For so many of us, last year was a tough year, and it was really easy to dwell on the negativity of events in the world or even in our own lives. It’s generally easier to focus on the things we don’t have and what isn’t going well than on the things we do have and what is going well.
Our brains have two different systems for reacting to positive and negative experiences. When we experience a negative event, our brain stores it in our long-term memory quickly; however, our brain requires more time (more than 12 seconds) to store a positive experience in our long-term memory.
This has a significant impact on our health, happiness and satisfaction in life. The good news is you can train your brain to focus on the positive experiences in life.
The secret: gratitude.
Studies have shown that gratitude has positive effects on emotional and relation well-being. But the case for gratitude doesn’t end there. According to The HeartMath Institute, being grateful has physical benefits, too. In this study, researchers found “the heart’s electromagnetic field contains certain information or coding, which researchers are trying to understand, that is transmitted throughout and outside of the body. One of the most significant findings of HMI’s research related to this field is that intentionally generated positive emotions can change this information/coding” (The HeartMath Institute, 2010).
We can literally change how our heart functions with gratitude! Is your mind blown yet?
We have so much control over our thoughts and we can train our brains (and our hearts) to default to be more positive and grateful in our everyday lives. Of course, the daily stresses of life still happen, but we can be more aware of how we react and respond to those situations.
And practicing gratitude is easier said than done, so we’ve come up with a list of 10 awesome and easy ways to practice gratitude every day.
Keep a gratitude journal.
Set aside just five minutes to write down three things that you are grateful for. This could be something as small as a good cup of coffee or as big as a promotion.
Make a statement.
Writing down your goals makes you more likely accomplish them. Write down a vow or commitment of gratitude. Keep it in a place where you will see it every day to keep yourself accountable to your commitment.
We couldn’t resist throwing a little Kendrick in here. However, there is a link between humility, gratitude and wellbeing. Being compassionate and caring goes a long way and elevates our own experience of health and happiness.
This one can be tricky to do. Luckily, there are many resources like Headspace that teach you how to be present and mindful in everyday life.
Use positive words.
Our thoughts determine our words, and our words determine our actions. So speak kindly to yourself, your friends, family, co-workers, the Starbucks barista. And do away with words that speak stress in not only your life, but the lives of those around you.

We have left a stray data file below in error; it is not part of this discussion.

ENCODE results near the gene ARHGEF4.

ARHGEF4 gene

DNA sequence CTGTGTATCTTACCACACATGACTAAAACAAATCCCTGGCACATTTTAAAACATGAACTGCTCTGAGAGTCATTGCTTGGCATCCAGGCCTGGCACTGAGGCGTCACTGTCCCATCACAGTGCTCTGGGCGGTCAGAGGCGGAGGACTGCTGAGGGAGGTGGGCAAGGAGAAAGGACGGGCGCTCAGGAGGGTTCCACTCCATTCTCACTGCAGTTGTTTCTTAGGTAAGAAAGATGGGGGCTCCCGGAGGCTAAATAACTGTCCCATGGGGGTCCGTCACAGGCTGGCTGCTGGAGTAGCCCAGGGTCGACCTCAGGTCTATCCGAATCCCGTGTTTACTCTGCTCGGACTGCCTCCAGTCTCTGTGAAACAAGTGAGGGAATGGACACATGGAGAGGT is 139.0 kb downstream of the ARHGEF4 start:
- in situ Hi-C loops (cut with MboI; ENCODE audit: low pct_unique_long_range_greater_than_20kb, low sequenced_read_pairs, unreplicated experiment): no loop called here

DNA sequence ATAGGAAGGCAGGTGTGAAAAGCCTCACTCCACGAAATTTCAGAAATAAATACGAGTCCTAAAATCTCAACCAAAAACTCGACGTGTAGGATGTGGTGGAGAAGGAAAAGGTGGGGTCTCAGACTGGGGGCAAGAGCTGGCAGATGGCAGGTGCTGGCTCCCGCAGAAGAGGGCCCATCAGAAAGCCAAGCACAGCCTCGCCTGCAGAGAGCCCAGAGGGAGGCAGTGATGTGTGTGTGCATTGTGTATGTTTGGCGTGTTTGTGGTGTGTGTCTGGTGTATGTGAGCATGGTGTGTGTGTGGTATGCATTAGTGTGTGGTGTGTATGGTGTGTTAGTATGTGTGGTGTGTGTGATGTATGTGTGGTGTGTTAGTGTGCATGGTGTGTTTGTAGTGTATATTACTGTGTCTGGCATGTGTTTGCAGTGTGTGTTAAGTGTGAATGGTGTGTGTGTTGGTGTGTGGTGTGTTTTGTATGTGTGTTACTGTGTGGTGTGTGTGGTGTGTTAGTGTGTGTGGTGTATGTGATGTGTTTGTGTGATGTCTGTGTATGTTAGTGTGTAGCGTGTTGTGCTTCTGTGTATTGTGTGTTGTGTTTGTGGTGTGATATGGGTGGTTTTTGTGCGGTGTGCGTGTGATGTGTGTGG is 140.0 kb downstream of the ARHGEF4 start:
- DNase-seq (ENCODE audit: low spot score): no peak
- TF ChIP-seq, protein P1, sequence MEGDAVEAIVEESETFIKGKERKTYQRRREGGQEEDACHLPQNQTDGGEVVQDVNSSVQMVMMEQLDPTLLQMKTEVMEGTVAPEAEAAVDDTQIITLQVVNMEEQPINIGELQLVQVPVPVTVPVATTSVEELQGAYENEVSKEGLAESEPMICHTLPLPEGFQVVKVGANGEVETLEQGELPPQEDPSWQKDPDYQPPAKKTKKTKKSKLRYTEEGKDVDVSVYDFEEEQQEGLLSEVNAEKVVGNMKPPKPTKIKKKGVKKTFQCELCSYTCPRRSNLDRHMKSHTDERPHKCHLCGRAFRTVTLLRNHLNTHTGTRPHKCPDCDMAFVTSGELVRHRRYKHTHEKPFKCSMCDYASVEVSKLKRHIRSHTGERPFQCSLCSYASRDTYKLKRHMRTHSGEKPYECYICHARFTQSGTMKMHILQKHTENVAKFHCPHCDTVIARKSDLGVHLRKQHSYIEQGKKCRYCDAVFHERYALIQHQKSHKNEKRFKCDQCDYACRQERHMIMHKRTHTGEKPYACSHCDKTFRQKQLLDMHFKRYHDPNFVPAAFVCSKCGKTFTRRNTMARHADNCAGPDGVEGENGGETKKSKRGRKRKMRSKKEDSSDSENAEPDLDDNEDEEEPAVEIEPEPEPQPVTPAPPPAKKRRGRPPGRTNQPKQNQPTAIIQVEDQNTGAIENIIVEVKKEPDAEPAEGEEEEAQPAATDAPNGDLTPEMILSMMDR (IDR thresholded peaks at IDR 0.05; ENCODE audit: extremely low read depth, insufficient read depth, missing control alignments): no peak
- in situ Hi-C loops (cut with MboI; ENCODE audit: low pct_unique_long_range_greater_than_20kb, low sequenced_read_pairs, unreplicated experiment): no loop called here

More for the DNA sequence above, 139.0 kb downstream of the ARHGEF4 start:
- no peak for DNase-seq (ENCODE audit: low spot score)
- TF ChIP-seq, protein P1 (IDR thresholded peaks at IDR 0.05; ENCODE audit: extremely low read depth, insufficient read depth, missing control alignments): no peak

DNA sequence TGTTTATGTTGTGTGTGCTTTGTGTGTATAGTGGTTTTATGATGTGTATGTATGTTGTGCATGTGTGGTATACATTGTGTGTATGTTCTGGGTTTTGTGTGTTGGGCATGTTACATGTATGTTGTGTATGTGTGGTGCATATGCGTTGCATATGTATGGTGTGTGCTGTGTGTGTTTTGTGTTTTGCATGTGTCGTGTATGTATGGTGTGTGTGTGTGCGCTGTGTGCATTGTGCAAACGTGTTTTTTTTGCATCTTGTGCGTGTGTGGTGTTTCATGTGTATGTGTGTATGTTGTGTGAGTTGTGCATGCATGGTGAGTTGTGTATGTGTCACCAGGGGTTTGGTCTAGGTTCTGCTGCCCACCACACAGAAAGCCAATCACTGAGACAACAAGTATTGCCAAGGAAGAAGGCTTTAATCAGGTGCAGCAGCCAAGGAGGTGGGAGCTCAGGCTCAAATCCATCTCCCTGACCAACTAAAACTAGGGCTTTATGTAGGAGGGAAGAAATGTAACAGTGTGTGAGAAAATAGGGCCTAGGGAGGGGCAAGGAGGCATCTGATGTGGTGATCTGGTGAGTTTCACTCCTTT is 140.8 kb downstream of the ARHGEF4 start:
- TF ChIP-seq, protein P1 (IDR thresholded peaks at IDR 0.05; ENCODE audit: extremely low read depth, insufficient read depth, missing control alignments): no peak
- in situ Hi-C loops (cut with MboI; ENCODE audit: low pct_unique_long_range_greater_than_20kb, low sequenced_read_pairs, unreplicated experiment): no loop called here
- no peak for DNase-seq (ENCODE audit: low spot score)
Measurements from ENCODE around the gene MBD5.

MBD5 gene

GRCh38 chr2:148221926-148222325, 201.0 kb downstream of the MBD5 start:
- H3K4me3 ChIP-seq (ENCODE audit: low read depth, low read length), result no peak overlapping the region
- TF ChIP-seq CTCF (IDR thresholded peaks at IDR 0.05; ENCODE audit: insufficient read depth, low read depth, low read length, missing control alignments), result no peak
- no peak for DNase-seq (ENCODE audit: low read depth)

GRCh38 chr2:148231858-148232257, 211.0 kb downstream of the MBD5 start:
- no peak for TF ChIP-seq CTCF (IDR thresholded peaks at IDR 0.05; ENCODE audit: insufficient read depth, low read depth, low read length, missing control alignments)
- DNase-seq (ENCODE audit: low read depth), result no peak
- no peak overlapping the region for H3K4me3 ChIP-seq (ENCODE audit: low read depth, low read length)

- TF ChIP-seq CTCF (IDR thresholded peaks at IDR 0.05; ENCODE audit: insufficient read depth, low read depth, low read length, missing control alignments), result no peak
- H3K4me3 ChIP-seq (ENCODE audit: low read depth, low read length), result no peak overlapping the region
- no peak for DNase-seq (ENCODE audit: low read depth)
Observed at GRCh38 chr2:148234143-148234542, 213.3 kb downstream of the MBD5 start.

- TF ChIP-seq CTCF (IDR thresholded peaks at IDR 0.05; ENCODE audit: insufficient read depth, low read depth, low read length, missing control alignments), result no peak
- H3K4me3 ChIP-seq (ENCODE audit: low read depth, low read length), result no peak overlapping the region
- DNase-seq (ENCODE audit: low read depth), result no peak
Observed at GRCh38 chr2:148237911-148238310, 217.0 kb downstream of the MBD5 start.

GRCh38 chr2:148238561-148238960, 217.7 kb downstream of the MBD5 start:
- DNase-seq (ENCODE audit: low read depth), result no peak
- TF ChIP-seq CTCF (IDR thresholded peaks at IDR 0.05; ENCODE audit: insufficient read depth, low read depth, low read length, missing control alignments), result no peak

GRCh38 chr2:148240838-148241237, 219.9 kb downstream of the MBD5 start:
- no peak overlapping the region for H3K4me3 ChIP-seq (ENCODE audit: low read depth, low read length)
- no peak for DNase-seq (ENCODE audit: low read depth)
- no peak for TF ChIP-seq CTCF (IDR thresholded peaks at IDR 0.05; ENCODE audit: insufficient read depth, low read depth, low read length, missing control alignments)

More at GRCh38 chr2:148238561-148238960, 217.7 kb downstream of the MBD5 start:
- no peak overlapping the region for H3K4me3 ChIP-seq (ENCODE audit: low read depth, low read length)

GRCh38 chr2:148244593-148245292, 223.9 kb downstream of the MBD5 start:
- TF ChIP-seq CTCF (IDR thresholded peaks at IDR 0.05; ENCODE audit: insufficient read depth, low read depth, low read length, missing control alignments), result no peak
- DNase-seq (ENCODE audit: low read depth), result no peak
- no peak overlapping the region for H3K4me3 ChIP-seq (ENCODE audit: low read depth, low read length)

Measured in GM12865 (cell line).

Whether you help a friend move or volunteer at the Drop-In and Rehab Center, taking time to give back will help you feel happier.
Remind yourself of what you have.
Taking an inventory of what you have rather than what you lack will help you become more content in everyday life and more appreciative of the beauty in your life right now.
Note the bad. And then move on. It is important to understand the negative experiences in life, taking time to note them, and use them as launch pads for gratitude. Those experiences can make the good ones even that much sweeter.
Surround yourself with amazing humans.
Gratitude is infectious. When you surround yourself with happy, positive people, you become a happy, positive person.
Take care of your body. Eat healthy. Exercise. (Maybe join us for spin class.) This is the only body you have. Take care of it. And be grateful for it. It’s strong, capable and beautiful.
So, let’s declare that 2018 is “The Year of Gratitude”. Let’s come together as one community, one squad, to inspire and encourage gratefulness in each one of us as we crush 2018. Who’s with us?
Williams, R. (2014). Psychology Today. “Are We Hardwired to be Positive or Negative?” https://www.psychologytoday.com/blog/wired-success/201406/are-we-hardwired-be-positive-or-negative
Emmons, R. A., & McCullough, M. E. (2003). Counting blessings versus burdens: An experimental investigation of gratitude and subjective well-being in daily life. Journal of Personality and Social Psychology, 84(2), 377-389. http://psycnet.apa.org/record/2003-01140-012
The HeartMath Institute. (2010). “The Energetic Heart is Unfolding” https://www.heartmath.org/articles-of-the-heart/science-of-the-heart/the-energetic-heart-is-unfolding/
Jordan Paul LaBouff, Wade C. Rowatt, Megan K. Johnson, Jo-Ann Tsang & Grace McCullough Willerton The Journal of Positive Psychology Vol. 7 , Iss. 1 ,2012 http://www.tandfonline.com/doi/abs/10.1080/17439760.2011.626787